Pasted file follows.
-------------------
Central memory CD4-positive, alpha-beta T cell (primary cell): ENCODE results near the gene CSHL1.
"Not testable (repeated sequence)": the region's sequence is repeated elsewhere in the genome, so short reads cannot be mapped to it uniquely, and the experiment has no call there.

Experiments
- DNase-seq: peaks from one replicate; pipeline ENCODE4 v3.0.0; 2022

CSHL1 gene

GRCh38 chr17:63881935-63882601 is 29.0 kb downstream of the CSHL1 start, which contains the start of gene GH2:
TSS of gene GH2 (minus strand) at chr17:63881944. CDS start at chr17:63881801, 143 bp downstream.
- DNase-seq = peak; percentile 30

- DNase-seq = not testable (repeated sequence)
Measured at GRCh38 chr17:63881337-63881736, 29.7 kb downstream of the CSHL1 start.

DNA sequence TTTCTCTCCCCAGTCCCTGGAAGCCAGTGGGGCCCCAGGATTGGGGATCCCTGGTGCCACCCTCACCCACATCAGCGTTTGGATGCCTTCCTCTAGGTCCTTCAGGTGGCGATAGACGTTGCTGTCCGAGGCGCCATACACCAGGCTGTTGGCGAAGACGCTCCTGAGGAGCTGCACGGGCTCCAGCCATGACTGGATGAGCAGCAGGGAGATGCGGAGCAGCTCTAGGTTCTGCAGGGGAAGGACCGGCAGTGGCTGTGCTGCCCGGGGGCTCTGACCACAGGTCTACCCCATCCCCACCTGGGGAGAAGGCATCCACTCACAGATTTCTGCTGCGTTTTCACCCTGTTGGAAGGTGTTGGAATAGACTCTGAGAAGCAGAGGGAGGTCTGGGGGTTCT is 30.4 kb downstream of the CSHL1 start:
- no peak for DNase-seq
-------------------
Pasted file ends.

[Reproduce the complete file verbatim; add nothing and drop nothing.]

Central memory CD4-positive, alpha-beta T cell (primary cell): ENCODE results near the gene CSHL1.
"Not testable (repeated sequence)": the region's sequence is repeated elsewhere in the genome, so short reads cannot be mapped to it uniquely, and the experiment has no call there.

Experiments
- DNase-seq: peaks from one replicate; pipeline ENCODE4 v3.0.0; 2022

CSHL1 gene

GRCh38 chr17:63881935-63882601 is 29.0 kb downstream of the CSHL1 start, which contains the start of gene GH2:
TSS of gene GH2 (minus strand) at chr17:63881944. CDS start at chr17:63881801, 143 bp downstream.
- DNase-seq = peak; percentile 30

- DNase-seq = not testable (repeated sequence)
Measured at GRCh38 chr17:63881337-63881736, 29.7 kb downstream of the CSHL1 start.

DNA sequence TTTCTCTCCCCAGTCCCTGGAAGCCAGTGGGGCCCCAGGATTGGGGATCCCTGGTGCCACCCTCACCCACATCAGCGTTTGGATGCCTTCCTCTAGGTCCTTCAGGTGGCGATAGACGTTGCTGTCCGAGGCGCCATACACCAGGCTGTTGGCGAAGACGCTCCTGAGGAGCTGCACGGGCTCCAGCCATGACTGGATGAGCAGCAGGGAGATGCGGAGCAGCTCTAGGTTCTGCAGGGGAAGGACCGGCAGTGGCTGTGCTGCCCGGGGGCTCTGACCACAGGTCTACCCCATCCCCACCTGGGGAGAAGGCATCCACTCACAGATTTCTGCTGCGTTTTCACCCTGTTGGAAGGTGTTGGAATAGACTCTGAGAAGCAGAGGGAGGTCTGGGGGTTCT is 30.4 kb downstream of the CSHL1 start:
- no peak for DNase-seq